Russia’s largest savings bank, Sberbank, and Visa have begun testing a technology-assisted convenience store that has no cashiers and sales staff, the Russian business news daily RBC reported. The technology will make it possible to use a mobile app to pay from one’s banking card, and a computer vision system is expected to make sure no unlawful activity occurs in the unstaffed store.
The project is currently being tested behind closed doors with a limited number of buyers in a convenience store called Azbuka Vkusa in downtown Moscow. The partners hope it will be open for everybody within a month’s time.
A special computer vision system will be monitoring the number and assortment of goods on shelves in order to help a buyer collect items he’s picked in his virtual shopping basket (no physical carts are required). Is the customer puts the item back on the shelf, the item will be automatically removed from his virtual basket.
To benefit from this shopping of the future, one should download the Take&Go mobile app from Sberbank, register, link a Visa banking card to his app account to enable payments, and enter email to send receipts to.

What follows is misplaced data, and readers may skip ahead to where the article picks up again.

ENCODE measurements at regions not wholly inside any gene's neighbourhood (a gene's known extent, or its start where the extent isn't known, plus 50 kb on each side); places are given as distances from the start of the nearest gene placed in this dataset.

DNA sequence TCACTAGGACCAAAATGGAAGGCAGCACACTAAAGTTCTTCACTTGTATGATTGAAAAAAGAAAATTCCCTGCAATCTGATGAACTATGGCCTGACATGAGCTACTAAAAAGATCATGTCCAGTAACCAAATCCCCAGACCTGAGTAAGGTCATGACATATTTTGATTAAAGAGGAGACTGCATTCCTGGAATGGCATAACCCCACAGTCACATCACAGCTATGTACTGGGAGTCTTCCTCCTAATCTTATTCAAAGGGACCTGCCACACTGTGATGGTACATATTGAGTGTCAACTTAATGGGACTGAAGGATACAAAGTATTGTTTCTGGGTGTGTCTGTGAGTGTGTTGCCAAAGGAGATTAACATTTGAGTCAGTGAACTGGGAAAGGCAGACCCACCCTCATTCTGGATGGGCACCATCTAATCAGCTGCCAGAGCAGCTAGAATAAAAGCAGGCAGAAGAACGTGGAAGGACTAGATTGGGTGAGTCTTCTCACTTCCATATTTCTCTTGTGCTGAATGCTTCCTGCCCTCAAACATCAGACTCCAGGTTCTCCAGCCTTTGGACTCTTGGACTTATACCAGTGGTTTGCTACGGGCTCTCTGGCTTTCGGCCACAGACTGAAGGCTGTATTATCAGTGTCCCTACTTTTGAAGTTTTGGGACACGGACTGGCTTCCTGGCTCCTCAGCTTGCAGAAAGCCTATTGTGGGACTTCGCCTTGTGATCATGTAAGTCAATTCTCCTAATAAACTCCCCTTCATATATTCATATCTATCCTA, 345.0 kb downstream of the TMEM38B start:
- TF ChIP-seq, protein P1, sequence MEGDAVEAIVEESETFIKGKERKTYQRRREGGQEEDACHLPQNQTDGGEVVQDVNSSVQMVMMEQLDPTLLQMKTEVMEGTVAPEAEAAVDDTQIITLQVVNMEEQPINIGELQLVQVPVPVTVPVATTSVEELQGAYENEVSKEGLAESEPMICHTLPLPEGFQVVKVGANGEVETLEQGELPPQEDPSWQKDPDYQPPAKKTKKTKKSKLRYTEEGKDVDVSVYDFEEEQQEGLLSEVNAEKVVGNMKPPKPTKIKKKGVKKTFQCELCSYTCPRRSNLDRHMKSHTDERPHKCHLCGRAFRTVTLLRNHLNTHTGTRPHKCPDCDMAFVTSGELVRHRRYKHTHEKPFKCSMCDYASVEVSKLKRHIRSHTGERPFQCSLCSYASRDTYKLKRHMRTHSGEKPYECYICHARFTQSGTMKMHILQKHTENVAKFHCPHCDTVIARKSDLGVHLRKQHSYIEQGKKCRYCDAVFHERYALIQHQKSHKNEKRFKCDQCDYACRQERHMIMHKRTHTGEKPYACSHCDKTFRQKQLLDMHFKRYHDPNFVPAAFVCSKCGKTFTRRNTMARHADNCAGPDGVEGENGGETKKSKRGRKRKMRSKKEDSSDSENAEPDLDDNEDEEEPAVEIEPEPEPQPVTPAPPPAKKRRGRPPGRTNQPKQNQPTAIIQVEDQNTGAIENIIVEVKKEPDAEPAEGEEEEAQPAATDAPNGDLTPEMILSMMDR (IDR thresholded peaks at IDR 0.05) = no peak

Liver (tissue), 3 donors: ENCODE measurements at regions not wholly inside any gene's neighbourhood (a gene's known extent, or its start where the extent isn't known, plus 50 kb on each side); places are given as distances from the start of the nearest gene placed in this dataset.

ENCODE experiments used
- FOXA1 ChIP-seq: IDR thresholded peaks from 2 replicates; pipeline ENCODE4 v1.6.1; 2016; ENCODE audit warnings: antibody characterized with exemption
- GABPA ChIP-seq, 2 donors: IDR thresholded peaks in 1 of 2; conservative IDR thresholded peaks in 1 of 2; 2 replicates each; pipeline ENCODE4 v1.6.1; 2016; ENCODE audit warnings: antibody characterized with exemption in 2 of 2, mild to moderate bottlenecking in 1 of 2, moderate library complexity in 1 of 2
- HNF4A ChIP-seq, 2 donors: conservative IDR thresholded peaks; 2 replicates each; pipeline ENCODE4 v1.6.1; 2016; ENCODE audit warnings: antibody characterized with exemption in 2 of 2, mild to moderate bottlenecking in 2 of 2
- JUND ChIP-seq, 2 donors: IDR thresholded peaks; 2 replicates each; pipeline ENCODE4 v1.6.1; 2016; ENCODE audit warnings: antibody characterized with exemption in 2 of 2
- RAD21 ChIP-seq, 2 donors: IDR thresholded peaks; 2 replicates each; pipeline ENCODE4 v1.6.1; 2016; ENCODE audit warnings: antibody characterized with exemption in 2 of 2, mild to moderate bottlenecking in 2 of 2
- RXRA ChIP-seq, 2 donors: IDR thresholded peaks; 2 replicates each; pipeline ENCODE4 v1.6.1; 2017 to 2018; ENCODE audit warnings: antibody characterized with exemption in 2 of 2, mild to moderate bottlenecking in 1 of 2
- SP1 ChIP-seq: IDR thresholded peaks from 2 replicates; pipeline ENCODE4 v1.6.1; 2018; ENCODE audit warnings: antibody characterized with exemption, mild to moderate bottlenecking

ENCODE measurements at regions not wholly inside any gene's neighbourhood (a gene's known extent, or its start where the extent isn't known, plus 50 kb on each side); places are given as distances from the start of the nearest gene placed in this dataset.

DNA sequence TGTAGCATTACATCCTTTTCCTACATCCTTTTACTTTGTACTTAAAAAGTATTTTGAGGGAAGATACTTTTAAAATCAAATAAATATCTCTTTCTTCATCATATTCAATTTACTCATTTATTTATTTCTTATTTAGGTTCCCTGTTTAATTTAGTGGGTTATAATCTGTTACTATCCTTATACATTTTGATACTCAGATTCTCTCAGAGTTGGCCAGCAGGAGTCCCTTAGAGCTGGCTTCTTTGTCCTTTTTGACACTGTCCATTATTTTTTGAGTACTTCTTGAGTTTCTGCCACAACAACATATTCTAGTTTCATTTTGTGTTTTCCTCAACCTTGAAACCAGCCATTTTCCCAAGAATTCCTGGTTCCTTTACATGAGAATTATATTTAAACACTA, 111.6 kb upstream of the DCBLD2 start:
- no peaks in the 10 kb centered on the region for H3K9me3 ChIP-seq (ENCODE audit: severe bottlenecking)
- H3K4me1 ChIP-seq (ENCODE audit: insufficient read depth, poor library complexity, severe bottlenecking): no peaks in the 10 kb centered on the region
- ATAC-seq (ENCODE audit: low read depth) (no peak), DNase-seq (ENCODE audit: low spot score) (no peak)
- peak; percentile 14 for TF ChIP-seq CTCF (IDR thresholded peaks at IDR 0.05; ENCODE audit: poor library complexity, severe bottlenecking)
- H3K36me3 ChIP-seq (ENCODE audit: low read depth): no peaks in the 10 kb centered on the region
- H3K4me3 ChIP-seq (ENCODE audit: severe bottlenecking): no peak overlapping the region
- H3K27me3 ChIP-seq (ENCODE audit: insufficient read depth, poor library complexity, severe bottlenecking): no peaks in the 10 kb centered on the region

As the customer comes inside such a store, he scans a QR code on a special turnstile, using his smartphone. This permits him to simply grab items he wants—and just walk out. Payment will be conducted automatically from his card, followed by a push notification to his phone and an e-receipt to his email.
A spokesperson for Azbuka Vkusa said the cameras-enabled technology leaves no fraud cases undetected, and does it fast. With machine learning algorithms used in the project, any perpetrator will be logged and therefore prevented from recidivating next time.
The partners opted not to disclose the cost of the project at this stage.
The Russian bank and Visa are following in the footsteps of the global retail majors that have already tested the waters. In early 2018, Amazon blazed the trail when it opened its first cashierless Amazon Go convenience store in the U.S.